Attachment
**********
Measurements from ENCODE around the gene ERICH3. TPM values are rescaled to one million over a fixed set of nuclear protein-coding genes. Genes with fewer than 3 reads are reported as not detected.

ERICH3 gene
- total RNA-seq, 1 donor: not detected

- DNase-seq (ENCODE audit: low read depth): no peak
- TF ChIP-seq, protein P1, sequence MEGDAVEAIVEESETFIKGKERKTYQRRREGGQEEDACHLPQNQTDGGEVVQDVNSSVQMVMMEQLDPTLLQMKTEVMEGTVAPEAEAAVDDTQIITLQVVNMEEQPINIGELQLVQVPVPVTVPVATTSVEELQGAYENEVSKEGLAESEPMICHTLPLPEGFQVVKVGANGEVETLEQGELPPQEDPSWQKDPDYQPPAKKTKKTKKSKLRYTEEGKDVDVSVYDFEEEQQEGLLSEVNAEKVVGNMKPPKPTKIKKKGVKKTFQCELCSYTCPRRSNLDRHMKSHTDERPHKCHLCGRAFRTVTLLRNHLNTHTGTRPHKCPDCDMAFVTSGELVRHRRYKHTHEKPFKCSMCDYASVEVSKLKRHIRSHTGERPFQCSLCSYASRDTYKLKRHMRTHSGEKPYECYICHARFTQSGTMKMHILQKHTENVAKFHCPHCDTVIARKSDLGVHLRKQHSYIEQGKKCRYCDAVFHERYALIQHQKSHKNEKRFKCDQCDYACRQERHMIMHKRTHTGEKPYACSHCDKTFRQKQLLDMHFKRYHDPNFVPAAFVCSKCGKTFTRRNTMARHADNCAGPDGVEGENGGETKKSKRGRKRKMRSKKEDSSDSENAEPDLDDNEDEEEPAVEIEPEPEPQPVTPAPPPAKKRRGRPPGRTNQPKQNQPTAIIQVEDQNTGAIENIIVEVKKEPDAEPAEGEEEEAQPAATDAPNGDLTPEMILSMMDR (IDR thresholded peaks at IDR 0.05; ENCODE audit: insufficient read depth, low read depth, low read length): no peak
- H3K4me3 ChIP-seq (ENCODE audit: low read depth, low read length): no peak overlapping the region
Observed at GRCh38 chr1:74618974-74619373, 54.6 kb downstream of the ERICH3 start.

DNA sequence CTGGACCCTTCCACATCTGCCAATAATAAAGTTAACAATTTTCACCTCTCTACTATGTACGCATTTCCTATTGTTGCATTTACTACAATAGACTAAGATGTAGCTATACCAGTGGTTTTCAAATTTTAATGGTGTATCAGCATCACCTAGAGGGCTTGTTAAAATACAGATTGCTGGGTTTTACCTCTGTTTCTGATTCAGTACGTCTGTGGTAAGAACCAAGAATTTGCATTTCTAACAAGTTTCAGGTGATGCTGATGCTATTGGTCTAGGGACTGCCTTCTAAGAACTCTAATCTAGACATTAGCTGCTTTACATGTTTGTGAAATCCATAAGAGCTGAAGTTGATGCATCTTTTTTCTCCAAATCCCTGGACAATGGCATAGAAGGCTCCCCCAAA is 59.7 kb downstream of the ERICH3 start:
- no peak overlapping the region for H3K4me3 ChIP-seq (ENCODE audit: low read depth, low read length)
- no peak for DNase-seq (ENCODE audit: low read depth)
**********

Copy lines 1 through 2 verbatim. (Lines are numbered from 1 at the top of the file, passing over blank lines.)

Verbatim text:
Measurements from ENCODE around the gene ERICH3. TPM values are rescaled to one million over a fixed set of nuclear protein-coding genes. Genes with fewer than 3 reads are reported as not detected.

ERICH3 gene